Subject: Re: SCSI device tuning tool
To: None <firstname.lastname@example.org>
From: der Mouse <mouse@Rodents.Montreal.QC.CA>
Date: 01/26/2001 16:06:10
>>>>> I still think the NetBSD SCSI driver should always force AWRE and
>>>>> ARRE to be on all of the time (except maybe for AWRE if the
>>>>> device is only open read-only),
>>>> I don't. If for any reason I have a disk set to no auto
>>>> reallocation, I do not want the driver to take it upon itself to
>>>> assume that's a mistake on my part.
>>> [...] handle the errors in the best possible way [...]
>> The trouble is, the driver is in no position to determine what "the
>> best possible way" is, since it depends on factors the driver cannot
>> discover, such as human intentions.
> It's perfectly simple: You always need ARRE enabled if there's a
> filesystem mounted. You need AWRE enabled only if you're going to
> write filesystem data to the device. Anything else is less than
I see little point in continuing this discussion much longer, since it
is based on a fundamental difference of opinion.
You appear to be writing from a perspective of "safety of data bits is
paramount"; I am writing from a perspective of "do what I tell you and
nothing else, dammit". Naturally, your idea of "best" in this context
differs from mine, and since neither of us likely to convert the other
on this point, there's nothing more to discuss (except, possibly, which
of us gets to be happy with NetBSD's default, and that's more a matter
for those controlling NetBSD to decide).
> In any case this is purely an issue between the drive and the driver
> -- what you as the hardware hacker want is irrelevant if you've told
> the driver to store or retrieve precious data to/from the drive.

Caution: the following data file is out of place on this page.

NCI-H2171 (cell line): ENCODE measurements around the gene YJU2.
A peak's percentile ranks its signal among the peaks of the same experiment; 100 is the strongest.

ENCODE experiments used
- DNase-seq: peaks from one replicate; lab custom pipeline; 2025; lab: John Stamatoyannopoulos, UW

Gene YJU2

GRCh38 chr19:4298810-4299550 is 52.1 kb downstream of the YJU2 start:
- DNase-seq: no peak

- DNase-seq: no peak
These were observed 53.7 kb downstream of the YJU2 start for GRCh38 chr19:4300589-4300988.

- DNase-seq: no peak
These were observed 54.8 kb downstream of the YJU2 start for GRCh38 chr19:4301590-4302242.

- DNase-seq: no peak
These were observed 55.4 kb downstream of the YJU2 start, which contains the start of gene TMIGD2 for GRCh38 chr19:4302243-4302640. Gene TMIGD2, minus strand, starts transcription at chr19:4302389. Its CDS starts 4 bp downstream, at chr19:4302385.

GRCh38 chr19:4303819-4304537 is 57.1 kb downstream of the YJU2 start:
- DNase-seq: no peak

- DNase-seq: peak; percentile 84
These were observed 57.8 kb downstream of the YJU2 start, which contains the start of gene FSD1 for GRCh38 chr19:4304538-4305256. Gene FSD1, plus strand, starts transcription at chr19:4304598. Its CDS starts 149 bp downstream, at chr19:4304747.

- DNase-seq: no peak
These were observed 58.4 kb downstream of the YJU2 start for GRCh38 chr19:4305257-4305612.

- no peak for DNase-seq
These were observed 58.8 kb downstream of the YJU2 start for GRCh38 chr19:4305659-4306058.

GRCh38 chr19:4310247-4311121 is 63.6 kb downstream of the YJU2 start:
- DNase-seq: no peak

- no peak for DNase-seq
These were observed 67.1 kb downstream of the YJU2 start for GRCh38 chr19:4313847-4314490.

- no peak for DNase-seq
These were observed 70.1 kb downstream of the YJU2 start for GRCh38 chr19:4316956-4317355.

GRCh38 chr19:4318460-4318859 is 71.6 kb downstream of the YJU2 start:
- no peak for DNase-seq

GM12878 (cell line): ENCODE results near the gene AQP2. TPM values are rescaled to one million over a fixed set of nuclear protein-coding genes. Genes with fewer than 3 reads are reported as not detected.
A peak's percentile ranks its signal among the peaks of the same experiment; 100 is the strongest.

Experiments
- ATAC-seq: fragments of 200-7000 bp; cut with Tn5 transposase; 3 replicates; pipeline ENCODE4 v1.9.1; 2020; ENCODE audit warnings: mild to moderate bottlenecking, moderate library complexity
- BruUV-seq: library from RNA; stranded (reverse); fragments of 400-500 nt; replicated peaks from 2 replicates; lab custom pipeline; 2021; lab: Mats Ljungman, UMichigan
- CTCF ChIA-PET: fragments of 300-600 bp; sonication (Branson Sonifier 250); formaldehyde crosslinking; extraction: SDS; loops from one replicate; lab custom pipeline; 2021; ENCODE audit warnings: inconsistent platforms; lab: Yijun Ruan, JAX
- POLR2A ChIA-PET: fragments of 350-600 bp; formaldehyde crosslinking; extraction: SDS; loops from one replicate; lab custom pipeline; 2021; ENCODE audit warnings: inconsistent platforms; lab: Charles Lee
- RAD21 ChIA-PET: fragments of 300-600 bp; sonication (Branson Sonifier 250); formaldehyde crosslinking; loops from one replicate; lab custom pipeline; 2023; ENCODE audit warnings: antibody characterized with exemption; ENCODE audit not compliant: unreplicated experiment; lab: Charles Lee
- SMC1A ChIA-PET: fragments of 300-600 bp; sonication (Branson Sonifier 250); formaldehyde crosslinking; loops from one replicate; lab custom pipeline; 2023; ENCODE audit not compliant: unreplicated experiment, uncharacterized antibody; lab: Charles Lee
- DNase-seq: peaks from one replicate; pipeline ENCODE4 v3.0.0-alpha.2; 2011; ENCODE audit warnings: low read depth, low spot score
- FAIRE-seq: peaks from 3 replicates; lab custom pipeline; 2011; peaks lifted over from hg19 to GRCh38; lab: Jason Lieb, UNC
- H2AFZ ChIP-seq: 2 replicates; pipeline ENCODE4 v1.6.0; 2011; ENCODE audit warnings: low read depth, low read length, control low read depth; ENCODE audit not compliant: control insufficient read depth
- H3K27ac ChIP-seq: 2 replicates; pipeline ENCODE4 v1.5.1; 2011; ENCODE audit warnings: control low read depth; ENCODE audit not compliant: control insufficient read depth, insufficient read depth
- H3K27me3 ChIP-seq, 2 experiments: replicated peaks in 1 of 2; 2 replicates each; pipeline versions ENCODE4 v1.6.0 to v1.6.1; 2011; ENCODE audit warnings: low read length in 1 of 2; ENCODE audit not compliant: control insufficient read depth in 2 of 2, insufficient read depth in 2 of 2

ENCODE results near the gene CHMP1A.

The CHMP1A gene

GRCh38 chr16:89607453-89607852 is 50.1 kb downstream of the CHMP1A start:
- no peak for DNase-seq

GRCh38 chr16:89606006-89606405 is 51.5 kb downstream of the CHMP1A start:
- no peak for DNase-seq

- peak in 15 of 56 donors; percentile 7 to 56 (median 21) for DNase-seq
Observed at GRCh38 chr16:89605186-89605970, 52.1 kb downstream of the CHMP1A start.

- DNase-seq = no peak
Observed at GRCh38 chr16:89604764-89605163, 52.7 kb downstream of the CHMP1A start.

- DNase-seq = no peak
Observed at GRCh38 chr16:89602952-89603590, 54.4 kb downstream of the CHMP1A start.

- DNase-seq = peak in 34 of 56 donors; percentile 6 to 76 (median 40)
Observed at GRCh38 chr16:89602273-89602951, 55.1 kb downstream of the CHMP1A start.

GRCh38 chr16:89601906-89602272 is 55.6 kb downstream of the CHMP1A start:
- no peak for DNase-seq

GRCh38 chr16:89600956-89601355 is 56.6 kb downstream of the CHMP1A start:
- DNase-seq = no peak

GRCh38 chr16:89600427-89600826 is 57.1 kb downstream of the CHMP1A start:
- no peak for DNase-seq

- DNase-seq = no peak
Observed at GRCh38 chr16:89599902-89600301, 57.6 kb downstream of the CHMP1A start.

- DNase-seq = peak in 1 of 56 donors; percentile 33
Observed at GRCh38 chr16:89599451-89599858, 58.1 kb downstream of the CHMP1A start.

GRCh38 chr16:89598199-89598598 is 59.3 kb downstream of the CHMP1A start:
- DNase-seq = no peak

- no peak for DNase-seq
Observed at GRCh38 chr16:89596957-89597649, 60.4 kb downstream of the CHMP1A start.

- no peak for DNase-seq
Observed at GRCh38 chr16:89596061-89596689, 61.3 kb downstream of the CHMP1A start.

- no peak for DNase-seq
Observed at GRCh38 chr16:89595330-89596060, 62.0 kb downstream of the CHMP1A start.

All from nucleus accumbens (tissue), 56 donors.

There is no way, in the current model, to tell the driver the
difference between precious data and not-so-precious data. It is not
for the driver to arrogate to itself the right to decide what level of
reliability I want used for my data! (In my opinion, of course, which
I fully expect you to disagree with.)
>> Why aren't all filesystems mounted with MNT_SYNCHRONOUS unless told
> You mean some writable filesystems are not?
Certainly. No filesystem is unless it's explicitly mounted that way.
> I was under the impression from the documentation that you had to use
> '-o async' to turn that flag off, and the docs say async "is a
> _dangerous_ flag" (emphasis theirs).
-o async doesn't turn off MNT_SYNCHRONOUS; it turns on MNT_ASYNC.
MNT_SYNCHRONOUS and MNT_ASYNC are separate bits, both off by default;
while it makes no sense to turn both on, it makes perfect sense to turn
both off, and indeed that's the default state: some writes are then
done synchronously, some asynchronously, at the judgement of the
filesystem code in question.
>> There are lots of cases where NetBSD doesn't do maximal integrity
> Ah, key word: "paranoia". Paranoia has no place in a real risk
I don't see what other word could reasonbly fit your insistence that
the driver must do everything in its power to safeguard that "precious
data", even in the face of a disk configured with automatic
reallocation disabled. The driver has no way to tell whether it's
accidental or deliberate, after all.
I most particularly do not want ARRE forced on for a readonly disk; if
I access a disk read-only, I do not want any permanent state changes.
Ever. For any reason. For as long as it's open only for read.
(Absent, of course, explicit human action to configure it otherwise.)
Indeed, now that you've brought it up, I'm considering tweaking the
driver to force ARRE *off* when the disk is open read-only.
> Finally note that many of these high-end AV drives are available by
> the bucket load in some surplus shops because once they exhibit one
> bad sector they're useless for AV equipment, while they might only be
> 25% into their useful lifetime from the point of view of a NetBSD
> user. If NetBSD can safely breathe an extra lifetime into such
> otherwise junk drives then don't you think that's a good thing?
Yes. But I don't consider it unreasonable to require explicit user
action to either remap the bad sector(s) or turn on ARRE and AWRE -
indeed, as I've explained, I consider it unreasonable to do so without
explicit user action.
> Of course there are other interesting flags and configuration values
> stored in the mode pages of the average SCSI drive that could often
> be tuned to gain better performance, etc. However I won't even try
> to argue that the driver should touch any of these without direct
> human intervention..... :-)
Why not? You've just argued at some length that it's the driver's
responsibility to configure the disk for as much reliability as it can;
why should that include ARRE/AWRE but not those other bits? What's the
difference? I really don't see it.
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